English: Tuileries Palace under the Second Empire. Destroyed by fire in 1871. Français : Palais des Tuileries sous le Second Empire. Détruite par un incendie en 1871. (Photo credit: Wikipedia)
Last week I had the opportunity to view the The Art of the Louvre‘s Tuileries Garden on display at the High Museum. The exhibit was beautiful–the models astounding, the statues intricate, the paintings lovely. One painting held my eye far longer than the others. I have searched for the image online, but been unable to find it. “Rainy Day in the Tuileries” by Horton was the only note I took down.
Yet I remember the pinkish hues in the pooling water, amidst a sea of bare trees. The painting seemed surely to depict the dead of winter, a whitish backdrop littered with naked trunks and twisted limbs. One lone figure walked through the scene, with an umbrella as his only refuge.
I stood perhaps three full minutes, examining the umbrella. Why visit in the rain? I wondered. Why alone?
The answers were potentially many, but I settled on imagining myself the wanderer. No stranger to rain, I grew up embracing cold, dreary days. Winter found its home in my heart and my stories long before my knees screamed against the dropping temperature.
There is something beautiful about the rain: the way it washes over the earth, sending mud and grease down the gutters with the runoff; the way it patters on the roof, inviting sleep and warm mugs of tea; the way it cuts through to the skin, sinking into clothes and bones and guiding our thoughts to the pleasure of warmth. There is something gracious, too, in the snow: the beauty blanketing everything, the silence enveloping the air, the hibernation inviting renewal and rebirth.
These days, rain and winter have a great many other meanings. The cold makes my joints stiff. The heat in the house makes my eyes dry. There is the ever-present worry of cold and flu and slipping on ice. But something about this painting dissolved all that, if even for a moment. This lone figure was walking through one of the most beautiful gardens in the world. Although surrounded by rain and bare trees, how gloriously peaceful his walk must have been.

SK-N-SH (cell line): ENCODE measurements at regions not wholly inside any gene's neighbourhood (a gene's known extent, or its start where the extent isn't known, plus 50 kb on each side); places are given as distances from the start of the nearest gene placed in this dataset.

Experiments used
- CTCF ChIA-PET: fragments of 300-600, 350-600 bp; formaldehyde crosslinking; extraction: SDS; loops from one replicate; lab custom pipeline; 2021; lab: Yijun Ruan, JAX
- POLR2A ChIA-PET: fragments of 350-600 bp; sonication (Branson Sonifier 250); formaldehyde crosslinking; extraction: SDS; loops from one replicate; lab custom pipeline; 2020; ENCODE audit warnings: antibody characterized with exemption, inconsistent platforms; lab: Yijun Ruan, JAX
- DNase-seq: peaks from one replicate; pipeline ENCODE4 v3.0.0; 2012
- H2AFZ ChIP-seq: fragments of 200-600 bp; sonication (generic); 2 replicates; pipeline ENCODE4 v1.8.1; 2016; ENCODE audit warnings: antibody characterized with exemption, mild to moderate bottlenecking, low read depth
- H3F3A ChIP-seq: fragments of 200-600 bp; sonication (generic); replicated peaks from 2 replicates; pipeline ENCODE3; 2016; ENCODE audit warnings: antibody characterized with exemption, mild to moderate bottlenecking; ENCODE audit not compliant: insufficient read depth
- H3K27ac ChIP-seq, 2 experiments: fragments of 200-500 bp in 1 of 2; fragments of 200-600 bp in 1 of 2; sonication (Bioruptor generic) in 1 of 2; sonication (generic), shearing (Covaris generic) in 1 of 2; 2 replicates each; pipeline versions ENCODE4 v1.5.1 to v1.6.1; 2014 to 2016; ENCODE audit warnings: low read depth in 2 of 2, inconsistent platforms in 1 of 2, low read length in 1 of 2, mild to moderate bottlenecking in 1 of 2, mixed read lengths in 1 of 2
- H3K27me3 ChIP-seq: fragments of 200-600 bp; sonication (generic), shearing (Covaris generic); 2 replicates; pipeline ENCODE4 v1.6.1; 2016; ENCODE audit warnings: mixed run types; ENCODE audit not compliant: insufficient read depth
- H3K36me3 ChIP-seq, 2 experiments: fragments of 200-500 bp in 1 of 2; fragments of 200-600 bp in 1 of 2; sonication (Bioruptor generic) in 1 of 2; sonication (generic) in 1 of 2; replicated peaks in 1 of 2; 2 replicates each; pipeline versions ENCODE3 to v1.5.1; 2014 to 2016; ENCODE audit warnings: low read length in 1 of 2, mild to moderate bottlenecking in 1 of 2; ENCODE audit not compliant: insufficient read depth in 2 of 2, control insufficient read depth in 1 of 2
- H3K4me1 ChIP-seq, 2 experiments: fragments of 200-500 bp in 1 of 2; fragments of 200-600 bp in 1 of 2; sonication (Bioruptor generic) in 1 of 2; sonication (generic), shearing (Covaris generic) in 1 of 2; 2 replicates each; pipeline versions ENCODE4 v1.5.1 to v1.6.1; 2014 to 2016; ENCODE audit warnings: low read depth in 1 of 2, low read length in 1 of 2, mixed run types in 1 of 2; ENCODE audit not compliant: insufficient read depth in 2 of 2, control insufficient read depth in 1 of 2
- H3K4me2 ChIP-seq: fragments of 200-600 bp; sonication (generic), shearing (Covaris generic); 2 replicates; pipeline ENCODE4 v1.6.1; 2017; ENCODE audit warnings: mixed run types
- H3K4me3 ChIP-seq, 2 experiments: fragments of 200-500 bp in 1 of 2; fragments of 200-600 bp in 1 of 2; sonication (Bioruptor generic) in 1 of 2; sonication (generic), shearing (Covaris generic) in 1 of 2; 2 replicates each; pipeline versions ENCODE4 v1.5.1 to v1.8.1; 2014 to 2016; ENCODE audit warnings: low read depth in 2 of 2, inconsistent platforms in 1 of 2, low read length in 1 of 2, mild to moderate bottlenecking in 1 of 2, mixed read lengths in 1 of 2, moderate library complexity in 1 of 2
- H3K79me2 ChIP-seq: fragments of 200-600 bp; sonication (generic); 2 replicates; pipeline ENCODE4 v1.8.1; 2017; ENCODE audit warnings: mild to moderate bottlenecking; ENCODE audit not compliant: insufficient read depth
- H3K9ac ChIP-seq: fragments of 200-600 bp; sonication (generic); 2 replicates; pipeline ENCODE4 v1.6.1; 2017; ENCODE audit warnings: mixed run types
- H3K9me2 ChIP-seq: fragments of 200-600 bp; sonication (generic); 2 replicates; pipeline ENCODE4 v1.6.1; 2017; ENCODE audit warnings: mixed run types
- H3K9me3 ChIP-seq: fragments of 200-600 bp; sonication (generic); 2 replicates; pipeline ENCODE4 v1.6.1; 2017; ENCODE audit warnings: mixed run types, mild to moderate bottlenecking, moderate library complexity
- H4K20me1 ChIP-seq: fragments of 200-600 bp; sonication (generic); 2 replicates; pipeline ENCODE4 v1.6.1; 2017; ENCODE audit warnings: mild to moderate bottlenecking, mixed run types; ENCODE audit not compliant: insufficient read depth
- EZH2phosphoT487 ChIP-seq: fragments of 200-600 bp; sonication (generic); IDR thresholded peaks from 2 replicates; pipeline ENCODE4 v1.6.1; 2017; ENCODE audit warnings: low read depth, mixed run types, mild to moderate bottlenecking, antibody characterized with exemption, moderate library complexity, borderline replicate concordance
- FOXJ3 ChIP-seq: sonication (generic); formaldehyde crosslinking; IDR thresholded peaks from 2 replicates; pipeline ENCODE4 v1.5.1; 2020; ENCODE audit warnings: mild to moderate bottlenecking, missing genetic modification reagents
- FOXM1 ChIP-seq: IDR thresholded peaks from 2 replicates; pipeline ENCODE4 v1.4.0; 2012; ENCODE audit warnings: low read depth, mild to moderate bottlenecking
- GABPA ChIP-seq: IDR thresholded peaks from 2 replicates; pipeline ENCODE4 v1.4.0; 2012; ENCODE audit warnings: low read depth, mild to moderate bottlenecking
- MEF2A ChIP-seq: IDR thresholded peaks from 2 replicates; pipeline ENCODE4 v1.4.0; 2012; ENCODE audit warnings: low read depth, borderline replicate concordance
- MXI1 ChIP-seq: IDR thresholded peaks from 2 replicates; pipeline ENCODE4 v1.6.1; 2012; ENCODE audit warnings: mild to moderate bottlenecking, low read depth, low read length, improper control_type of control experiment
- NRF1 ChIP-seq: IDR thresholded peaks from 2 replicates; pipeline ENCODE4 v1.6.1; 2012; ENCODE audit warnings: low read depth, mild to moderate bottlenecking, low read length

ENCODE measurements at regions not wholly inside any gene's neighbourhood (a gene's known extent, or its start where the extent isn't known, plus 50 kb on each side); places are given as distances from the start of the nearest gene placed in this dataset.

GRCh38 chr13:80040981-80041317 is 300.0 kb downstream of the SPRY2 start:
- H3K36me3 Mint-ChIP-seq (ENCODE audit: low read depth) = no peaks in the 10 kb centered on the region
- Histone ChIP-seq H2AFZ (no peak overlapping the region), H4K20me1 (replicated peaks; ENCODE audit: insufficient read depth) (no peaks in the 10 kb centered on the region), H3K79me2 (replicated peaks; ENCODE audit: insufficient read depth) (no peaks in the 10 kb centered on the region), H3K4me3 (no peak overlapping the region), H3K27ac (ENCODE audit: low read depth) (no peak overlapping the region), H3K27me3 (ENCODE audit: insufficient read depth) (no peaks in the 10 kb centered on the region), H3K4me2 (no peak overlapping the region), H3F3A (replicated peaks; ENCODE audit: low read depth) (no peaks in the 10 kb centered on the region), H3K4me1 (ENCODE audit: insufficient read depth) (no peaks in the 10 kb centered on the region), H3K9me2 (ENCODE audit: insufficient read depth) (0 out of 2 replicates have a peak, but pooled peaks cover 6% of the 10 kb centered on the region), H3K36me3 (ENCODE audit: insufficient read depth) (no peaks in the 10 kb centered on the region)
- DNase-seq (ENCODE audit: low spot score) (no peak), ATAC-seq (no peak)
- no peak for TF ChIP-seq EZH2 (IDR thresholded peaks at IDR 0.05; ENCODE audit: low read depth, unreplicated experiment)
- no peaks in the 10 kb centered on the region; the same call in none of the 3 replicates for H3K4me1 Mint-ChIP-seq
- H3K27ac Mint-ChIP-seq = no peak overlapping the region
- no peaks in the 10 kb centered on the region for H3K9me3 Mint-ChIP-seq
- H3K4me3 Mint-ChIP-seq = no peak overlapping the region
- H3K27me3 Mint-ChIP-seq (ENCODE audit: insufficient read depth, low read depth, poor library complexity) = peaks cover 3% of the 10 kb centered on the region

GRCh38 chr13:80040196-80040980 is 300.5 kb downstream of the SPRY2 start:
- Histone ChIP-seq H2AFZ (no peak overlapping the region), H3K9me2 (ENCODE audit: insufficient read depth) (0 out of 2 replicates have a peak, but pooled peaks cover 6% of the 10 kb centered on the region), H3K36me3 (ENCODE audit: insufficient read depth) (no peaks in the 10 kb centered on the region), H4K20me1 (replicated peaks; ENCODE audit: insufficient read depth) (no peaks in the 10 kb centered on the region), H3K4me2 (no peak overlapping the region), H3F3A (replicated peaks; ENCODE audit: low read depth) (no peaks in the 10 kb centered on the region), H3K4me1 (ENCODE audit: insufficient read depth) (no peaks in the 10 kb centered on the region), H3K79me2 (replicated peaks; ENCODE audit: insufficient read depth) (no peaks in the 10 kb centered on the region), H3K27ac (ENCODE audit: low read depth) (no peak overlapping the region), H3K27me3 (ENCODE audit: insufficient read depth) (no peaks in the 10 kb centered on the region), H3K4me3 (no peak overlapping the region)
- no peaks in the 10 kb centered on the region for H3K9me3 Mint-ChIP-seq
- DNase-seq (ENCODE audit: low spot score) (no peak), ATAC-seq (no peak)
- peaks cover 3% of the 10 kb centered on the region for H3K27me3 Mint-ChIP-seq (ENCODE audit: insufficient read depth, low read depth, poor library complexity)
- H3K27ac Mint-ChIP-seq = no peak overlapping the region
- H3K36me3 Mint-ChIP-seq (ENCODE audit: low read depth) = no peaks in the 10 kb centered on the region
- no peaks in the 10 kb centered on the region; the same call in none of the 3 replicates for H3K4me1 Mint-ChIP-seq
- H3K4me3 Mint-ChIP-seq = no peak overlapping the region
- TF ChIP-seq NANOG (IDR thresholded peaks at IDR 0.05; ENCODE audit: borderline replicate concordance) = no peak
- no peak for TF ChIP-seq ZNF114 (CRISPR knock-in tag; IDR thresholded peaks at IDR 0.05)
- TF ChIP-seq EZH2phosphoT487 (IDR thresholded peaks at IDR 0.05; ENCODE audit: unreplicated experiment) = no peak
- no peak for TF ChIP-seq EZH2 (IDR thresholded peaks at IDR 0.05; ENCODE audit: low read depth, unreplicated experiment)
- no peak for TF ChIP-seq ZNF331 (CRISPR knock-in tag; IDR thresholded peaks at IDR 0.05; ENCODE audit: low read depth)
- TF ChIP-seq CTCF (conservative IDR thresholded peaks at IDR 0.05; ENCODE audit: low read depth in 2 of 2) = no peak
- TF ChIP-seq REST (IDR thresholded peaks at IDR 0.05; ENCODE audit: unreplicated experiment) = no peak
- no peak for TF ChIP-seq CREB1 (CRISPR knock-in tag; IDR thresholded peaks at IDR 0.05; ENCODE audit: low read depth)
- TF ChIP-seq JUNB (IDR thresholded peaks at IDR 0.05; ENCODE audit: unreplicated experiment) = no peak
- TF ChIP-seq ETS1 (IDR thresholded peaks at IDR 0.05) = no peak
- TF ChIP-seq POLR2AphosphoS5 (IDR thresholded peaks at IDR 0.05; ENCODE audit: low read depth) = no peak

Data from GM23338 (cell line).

A decided extrovert, I often forget the tranquility of being alone. Sometimes, hiking in the woods or wandering a sparse art gallery are the times I feel the most alive, and the least lonely. There is so much beauty to be found, even in the gray days, and so much solace waiting to be discovered in solitude. In a world of constant connection and a consistent push to be overjoyed, we might miss those beautiful moments of separation. We might not appreciate the twinges of sadness, of regret, of doubt.
As Winter Solstice approaches, perhaps now is the best time to reflect and recollect in the sense that, as nature does each winter, we again collect the blossomings and blemishes of the year before. Perhaps now is the time to relish every moment: the cold, the gray, the bright, the fierce. Now is the time to hold it all close before letting it go, relinquishing it to the past so we may build upon its ashes.
This Solstice, find comfort in moments of solitude. Find silver in the gray sky. Appreciate each building block that has brought you forth, then forge on through your garden, umbrella in hand.